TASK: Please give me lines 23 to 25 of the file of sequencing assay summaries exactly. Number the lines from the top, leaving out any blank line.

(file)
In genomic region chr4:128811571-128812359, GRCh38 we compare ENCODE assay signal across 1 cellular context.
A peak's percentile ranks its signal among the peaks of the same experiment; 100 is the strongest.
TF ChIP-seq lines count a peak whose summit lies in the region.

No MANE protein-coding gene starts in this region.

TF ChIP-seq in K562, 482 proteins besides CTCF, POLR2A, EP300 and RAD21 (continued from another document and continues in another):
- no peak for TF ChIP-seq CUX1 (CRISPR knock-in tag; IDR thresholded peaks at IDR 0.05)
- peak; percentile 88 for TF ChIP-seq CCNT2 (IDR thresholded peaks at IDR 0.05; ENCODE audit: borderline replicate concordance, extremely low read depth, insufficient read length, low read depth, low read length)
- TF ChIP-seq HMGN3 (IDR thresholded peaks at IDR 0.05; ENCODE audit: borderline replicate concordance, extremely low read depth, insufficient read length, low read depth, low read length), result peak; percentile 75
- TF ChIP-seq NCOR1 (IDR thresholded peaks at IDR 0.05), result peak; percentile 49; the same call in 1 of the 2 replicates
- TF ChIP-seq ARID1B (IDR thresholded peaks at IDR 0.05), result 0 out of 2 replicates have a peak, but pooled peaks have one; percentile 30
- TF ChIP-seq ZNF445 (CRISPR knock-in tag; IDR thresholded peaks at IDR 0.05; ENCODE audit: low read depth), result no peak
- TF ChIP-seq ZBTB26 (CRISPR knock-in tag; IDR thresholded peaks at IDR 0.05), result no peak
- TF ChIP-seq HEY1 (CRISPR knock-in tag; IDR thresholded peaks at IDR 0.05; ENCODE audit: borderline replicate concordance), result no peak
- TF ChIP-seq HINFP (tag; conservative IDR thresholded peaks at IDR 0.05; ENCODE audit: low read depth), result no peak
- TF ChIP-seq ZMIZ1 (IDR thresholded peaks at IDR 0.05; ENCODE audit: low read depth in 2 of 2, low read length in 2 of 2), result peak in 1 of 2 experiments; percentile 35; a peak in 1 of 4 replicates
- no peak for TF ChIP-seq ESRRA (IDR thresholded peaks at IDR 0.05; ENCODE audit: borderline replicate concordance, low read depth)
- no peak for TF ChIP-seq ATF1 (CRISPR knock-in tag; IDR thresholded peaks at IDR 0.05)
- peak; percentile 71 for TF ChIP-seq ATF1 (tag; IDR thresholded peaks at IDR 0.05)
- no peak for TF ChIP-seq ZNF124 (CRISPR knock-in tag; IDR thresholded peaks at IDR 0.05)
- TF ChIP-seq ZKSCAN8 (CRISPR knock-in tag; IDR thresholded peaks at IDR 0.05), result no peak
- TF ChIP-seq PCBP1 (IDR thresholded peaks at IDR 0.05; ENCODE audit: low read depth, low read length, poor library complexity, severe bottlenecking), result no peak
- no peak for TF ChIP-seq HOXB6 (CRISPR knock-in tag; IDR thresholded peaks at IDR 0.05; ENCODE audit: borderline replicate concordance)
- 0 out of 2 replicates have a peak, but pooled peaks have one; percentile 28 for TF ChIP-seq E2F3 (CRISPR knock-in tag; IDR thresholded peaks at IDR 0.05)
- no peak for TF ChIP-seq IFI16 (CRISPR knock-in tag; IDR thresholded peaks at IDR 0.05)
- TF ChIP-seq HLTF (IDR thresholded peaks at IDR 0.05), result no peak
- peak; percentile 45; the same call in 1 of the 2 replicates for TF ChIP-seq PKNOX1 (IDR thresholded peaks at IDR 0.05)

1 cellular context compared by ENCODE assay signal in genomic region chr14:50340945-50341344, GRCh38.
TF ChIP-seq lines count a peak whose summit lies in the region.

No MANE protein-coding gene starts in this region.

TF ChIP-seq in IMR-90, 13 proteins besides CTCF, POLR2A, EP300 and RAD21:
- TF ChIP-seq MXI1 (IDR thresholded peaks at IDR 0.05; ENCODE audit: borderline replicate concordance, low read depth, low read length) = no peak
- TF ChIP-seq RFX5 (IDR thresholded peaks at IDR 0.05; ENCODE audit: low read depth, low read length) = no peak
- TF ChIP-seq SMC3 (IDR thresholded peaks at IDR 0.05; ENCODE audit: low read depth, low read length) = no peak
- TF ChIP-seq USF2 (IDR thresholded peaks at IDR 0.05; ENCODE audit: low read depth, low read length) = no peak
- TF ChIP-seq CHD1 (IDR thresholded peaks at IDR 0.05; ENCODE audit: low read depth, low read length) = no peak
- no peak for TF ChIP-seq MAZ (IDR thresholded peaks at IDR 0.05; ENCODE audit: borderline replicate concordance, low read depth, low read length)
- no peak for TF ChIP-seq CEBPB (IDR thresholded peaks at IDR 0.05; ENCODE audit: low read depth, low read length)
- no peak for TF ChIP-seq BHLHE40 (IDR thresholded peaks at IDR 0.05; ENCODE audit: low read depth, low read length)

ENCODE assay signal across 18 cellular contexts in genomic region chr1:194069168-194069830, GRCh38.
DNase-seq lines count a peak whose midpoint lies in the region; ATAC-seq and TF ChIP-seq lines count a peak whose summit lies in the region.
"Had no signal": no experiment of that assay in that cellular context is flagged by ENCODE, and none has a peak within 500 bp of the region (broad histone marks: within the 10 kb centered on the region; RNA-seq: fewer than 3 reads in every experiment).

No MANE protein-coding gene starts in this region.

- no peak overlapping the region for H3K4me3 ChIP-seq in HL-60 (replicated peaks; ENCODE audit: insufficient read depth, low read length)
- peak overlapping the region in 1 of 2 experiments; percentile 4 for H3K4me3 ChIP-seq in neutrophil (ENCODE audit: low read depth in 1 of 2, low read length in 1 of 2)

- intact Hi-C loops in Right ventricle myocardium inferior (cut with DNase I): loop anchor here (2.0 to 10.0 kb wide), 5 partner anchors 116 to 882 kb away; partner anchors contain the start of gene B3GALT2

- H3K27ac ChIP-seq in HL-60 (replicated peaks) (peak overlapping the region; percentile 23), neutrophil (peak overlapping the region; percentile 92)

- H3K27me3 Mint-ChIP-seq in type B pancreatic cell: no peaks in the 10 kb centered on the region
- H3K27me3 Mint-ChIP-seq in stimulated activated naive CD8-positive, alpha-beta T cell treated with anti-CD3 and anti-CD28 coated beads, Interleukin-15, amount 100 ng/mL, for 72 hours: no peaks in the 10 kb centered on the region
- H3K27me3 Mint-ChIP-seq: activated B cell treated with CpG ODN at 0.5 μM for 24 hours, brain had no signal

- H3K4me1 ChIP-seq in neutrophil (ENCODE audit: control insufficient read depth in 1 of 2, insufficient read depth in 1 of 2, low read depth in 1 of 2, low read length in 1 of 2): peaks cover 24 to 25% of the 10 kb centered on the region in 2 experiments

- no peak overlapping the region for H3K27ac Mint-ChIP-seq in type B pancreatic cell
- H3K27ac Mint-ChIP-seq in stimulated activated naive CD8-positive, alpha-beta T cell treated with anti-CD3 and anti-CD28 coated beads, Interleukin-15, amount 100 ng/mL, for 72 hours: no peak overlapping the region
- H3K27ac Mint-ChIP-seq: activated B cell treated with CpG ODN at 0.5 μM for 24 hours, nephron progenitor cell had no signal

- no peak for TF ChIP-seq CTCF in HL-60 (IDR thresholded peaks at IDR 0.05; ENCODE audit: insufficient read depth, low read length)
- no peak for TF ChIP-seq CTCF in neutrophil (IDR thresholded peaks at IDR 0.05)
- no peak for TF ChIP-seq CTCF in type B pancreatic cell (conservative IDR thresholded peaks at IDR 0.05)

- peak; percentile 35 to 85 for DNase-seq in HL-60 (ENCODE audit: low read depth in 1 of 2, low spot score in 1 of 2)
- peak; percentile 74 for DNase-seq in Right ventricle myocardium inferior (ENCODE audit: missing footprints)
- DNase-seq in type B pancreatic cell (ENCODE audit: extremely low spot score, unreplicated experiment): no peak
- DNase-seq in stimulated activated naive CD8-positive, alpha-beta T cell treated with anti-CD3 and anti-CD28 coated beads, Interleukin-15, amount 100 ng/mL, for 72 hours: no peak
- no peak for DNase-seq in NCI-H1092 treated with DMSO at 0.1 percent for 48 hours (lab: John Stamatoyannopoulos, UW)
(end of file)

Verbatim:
- 0 out of 2 replicates have a peak, but pooled peaks have one; percentile 28 for TF ChIP-seq E2F3 (CRISPR knock-in tag; IDR thresholded peaks at IDR 0.05)
- no peak for TF ChIP-seq IFI16 (CRISPR knock-in tag; IDR thresholded peaks at IDR 0.05)
- TF ChIP-seq HLTF (IDR thresholded peaks at IDR 0.05), result no peak